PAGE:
Leon Kossoff: Looking at life with a loaded brush


During his decades as an artist, British painter Leon Kossoff (1926-2019) produced 510 known oil paintings. This can be said because they were all found and published in a catalog raisonné just released by Modern Art Press (London).

A catalog raisonné is a Herculean effort of research, detective work, devotion and perception. This one, assembled over eight years by a small team led by Andrea Rose, art historian and specialist in British painting, conveys the usual breathtaking accumulation of information: images of each painting, its exhibition history and its bibliography and the list of its successive owners. (called a provenance). An added bonus is the vividness of Rose’s annotations on the paintings, which are peppered with striking observations from various art historians, curators and critics, artists, the artist himself and others. One of Kossoff’s two small paintings based on Titian’s gruesome “Apollo Flaying Marsyas”, for example, comes with an insightful appreciation from David Bowie, who once owned it.

The publication of a catalog raisonné is a major event, and that of Kossoff is celebrated by the exhibition “Leon Kossoff: a life in painting”, a title shared by three small, carefully thought-out surveys in the main galleries of the artist: Mitchell-Innes & Nash in New York, Annely Juda Fine Art in London and LA Louvre in Los Angeles. A union catalog reproduces the works in all three, which is admirable. He also calls the combined exhibitions “the largest, most comprehensive exhibition” of Kossoff’s paintings ever held in a commercial gallery, which seems like empty boasting.

Today, Kossoff is among the most accomplished painters of the late 20th and early 21st centuries. He was unfairly overshadowed by fellow Britons like Francis Bacon and Lucian Freud, thanks in part to their colorful personal lives. But it can pass.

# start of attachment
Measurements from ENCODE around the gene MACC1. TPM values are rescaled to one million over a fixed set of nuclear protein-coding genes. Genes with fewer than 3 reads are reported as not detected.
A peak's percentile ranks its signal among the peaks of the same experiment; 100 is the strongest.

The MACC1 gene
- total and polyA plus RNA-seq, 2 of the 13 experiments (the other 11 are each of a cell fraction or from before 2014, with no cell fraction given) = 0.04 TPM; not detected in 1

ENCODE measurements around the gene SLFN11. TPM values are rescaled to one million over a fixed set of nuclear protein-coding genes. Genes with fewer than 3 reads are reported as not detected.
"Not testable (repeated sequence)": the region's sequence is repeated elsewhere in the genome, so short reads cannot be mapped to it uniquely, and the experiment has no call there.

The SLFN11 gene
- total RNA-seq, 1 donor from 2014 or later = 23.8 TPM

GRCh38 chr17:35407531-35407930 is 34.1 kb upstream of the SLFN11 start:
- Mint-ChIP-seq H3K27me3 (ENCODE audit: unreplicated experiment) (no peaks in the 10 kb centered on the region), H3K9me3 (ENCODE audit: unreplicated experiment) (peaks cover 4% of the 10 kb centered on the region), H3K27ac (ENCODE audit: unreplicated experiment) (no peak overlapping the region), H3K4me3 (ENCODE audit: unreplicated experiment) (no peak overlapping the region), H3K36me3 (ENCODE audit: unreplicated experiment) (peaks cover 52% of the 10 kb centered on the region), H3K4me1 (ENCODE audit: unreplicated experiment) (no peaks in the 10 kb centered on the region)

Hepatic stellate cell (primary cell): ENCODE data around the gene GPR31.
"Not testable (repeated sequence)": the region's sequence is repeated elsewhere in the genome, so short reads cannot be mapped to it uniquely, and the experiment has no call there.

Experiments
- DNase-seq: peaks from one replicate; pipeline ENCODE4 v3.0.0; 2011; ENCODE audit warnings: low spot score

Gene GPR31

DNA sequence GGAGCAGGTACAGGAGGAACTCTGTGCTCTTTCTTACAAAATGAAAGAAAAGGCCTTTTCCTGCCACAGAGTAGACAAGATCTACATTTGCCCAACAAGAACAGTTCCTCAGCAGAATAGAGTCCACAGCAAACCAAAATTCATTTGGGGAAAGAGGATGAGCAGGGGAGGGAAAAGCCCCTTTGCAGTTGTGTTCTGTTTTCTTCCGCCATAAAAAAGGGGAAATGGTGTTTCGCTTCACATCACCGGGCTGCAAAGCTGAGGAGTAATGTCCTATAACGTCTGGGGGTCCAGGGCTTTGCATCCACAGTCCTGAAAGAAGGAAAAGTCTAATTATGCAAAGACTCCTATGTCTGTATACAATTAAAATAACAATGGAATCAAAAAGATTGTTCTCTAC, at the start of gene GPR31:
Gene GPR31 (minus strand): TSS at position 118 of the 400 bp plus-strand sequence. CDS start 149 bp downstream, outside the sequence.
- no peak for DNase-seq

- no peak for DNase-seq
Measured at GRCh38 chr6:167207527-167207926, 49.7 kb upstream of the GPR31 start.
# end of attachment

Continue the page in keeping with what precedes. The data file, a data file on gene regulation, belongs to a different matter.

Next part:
Kossoff’s greatness lies in the extreme way in which he pits the two fundamental realities of painting – the actual paint surface and the image depicted – against each other. First there is the surprisingly heavy, even off-putting, impasto of his oil paint, which sometimes seems more flowing than conventionally applied with a brush (even large ones), and which gives his surfaces an almost topographical dimension. Then there is the reality of his images, initially awash in paint, which eventually finds its way to readability through a process that slows down and excitingly prolongs the act of looking.

The painter’s subjects fall into two main groups. There are self-portraits as well as portraits of friends and family and paintings of nude models – all done during long sessions in his studio. Then there is everything outside, namely London and its thrilling life. This is what he captured in paintings of construction sites; pedestrians passing well-known buildings or entering subway stations, as well as trains running along the tracks. These began with many drawings made on location, from which he painted in the studio.

Mitchell-Innes & Nash’s 13 paintings cover three decades and most of his subjects. They begin with the great “Seated Nude No. 1” (1963) – a Rubenian woman sinking into a dark armchair – full of the first signs of her vision. Other highlights include a 1992 rendition of Nicholas Hawksmoor’s English Baroque masterpiece, Christ Church, Spitalfields in the East End, protectively towering over people crowding the pavement; a powerful seated portrait of his father; a tumultuous demolition scene; and two passing trains seen from above, through the trees.

The great thing about Kossoff’s paintings is the ultimate precision of their depictions, in both psychic and physical senses. All his subjects appear as complex presences, living parts of the living world – whether human, architectural or natural – brought to life by his thick, silently vibrating surfaces. It is telling that the only still life in the entire catalog raisonné dates from the early 1950s, when Kossoff was just getting started. Even his paintings based on the Old Masters are usually multi-figure compositions to which he adds his own particular sense of tumult. This is exemplified in this superb spectacle by the slender bodies and brushwork of his copy of a Poussin. He had little interest in stillness.

Leon Kossoff: A Life in Painting

Through March 5 at Mitchell-Innes & Nash, 534 West 26th Street, Manhattan; 212-744-7400, miandn.com.


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